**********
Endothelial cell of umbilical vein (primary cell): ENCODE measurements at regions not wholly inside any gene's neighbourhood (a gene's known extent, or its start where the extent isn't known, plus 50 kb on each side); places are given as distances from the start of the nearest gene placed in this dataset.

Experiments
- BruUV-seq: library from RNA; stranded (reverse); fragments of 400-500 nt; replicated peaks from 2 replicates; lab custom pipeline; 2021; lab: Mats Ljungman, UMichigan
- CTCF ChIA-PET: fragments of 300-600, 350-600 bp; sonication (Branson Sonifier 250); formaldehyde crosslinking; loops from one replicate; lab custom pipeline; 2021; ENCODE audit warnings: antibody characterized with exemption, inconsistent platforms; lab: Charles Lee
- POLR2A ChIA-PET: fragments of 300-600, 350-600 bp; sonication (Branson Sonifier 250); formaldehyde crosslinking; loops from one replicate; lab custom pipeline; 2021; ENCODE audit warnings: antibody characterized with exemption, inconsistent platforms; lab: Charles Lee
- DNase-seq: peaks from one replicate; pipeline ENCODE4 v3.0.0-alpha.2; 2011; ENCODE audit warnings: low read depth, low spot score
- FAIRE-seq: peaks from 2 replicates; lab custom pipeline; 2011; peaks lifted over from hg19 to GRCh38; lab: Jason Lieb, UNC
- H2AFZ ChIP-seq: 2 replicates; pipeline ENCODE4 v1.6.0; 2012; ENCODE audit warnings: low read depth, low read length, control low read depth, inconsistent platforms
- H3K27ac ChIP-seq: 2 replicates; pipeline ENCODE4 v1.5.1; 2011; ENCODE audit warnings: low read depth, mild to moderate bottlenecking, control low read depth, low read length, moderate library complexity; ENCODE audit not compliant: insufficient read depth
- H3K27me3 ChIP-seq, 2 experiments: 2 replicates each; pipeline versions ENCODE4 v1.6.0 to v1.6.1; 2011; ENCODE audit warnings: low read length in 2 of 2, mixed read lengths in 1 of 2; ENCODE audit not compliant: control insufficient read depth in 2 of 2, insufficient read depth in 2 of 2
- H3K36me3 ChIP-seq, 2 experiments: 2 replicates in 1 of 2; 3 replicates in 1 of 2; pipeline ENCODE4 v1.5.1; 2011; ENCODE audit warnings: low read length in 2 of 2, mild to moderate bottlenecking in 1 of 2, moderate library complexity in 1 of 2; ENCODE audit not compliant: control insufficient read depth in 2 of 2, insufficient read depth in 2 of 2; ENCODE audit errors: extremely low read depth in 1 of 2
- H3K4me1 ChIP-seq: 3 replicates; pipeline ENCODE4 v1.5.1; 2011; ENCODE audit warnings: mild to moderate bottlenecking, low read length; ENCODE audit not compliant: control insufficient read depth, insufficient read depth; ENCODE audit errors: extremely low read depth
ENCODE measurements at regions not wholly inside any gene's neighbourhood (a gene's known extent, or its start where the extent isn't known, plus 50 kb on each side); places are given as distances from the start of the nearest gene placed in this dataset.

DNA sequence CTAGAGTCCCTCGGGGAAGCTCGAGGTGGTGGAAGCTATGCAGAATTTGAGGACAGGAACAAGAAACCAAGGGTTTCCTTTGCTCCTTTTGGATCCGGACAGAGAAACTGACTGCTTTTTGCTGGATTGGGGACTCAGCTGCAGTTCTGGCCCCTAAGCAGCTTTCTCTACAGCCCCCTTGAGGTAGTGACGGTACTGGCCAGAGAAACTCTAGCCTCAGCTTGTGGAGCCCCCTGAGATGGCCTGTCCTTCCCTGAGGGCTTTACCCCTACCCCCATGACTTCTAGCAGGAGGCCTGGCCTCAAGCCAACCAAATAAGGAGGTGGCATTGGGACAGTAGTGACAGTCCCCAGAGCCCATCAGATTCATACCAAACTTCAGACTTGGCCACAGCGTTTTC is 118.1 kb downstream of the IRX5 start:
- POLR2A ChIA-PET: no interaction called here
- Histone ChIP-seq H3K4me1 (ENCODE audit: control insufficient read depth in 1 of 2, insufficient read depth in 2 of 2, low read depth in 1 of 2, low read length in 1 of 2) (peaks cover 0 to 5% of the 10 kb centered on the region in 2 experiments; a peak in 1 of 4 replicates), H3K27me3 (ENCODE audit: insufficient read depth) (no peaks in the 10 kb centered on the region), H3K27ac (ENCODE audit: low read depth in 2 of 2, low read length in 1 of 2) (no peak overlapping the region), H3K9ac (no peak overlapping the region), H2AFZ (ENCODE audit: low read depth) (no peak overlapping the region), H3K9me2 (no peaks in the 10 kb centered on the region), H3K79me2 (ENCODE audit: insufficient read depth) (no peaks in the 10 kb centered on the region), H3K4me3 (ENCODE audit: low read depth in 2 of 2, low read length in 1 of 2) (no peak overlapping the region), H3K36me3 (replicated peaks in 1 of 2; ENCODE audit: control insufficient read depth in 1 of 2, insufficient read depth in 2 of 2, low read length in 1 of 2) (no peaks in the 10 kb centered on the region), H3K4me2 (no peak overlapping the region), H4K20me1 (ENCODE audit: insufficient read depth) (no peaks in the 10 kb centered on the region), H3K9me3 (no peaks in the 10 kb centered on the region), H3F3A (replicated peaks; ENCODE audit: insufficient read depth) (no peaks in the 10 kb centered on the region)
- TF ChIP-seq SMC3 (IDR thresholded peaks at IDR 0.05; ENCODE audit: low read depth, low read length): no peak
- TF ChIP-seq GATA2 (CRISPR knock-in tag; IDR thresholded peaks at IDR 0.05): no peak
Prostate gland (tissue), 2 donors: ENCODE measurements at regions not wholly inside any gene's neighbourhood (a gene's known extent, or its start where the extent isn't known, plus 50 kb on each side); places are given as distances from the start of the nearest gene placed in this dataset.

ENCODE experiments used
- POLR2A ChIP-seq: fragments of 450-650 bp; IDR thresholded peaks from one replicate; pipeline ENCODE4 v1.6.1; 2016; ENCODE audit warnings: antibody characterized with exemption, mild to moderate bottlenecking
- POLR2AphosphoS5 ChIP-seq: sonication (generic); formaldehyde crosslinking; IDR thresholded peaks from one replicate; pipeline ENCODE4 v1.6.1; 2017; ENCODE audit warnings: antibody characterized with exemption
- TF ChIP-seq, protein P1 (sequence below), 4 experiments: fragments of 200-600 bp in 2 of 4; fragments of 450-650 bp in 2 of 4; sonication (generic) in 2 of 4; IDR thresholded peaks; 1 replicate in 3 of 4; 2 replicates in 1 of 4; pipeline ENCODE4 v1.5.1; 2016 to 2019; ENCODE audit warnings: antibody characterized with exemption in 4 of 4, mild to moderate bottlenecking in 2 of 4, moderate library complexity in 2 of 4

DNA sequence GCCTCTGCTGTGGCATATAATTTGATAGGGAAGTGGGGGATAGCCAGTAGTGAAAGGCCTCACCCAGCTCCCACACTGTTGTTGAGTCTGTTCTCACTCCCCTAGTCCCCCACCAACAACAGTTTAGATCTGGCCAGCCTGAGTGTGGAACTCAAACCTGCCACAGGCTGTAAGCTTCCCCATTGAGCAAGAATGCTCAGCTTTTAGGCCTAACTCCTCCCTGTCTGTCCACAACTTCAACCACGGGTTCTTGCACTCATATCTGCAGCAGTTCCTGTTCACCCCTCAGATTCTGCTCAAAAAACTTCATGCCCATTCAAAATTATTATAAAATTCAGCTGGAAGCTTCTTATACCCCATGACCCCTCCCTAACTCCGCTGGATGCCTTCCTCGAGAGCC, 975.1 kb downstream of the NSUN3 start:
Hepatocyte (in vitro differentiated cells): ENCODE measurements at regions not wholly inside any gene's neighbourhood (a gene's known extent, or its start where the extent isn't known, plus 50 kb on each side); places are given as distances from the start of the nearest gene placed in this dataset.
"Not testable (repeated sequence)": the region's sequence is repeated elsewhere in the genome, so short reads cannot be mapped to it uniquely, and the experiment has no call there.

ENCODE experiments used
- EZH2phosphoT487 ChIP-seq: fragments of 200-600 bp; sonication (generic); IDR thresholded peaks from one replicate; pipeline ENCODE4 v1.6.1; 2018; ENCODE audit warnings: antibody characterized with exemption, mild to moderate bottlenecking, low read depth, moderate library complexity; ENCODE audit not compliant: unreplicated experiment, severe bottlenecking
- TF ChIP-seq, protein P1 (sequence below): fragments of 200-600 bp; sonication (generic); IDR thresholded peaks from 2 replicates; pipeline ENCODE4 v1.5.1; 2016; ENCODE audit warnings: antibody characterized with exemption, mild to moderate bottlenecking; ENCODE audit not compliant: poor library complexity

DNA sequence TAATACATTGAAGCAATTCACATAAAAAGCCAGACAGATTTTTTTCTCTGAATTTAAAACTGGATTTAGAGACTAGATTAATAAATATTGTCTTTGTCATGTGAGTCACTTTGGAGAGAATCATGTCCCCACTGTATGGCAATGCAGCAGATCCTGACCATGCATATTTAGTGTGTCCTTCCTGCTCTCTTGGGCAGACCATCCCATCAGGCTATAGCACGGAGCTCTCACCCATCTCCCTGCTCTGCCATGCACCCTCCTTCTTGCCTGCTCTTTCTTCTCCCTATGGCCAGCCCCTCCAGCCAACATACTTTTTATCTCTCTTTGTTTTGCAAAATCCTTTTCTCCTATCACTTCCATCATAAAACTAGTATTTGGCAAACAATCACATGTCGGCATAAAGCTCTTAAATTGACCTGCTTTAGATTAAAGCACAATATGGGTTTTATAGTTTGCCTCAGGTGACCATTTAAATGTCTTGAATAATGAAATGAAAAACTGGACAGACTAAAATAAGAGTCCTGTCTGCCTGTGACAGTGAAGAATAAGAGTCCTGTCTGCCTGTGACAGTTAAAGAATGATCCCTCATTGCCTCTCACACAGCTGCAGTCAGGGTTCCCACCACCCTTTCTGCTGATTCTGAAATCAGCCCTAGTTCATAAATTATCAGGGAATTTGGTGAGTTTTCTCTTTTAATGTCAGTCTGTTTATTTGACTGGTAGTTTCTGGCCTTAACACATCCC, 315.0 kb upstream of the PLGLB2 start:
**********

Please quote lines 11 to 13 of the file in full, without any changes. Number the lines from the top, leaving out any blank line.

- H3K36me3 ChIP-seq, 2 experiments: 2 replicates in 1 of 2; 3 replicates in 1 of 2; pipeline ENCODE4 v1.5.1; 2011; ENCODE audit warnings: low read length in 2 of 2, mild to moderate bottlenecking in 1 of 2, moderate library complexity in 1 of 2; ENCODE audit not compliant: control insufficient read depth in 2 of 2, insufficient read depth in 2 of 2; ENCODE audit errors: extremely low read depth in 1 of 2
- H3K4me1 ChIP-seq: 3 replicates; pipeline ENCODE4 v1.5.1; 2011; ENCODE audit warnings: mild to moderate bottlenecking, low read length; ENCODE audit not compliant: control insufficient read depth, insufficient read depth; ENCODE audit errors: extremely low read depth
ENCODE measurements at regions not wholly inside any gene's neighbourhood (a gene's known extent, or its start where the extent isn't known, plus 50 kb on each side); places are given as distances from the start of the nearest gene placed in this dataset.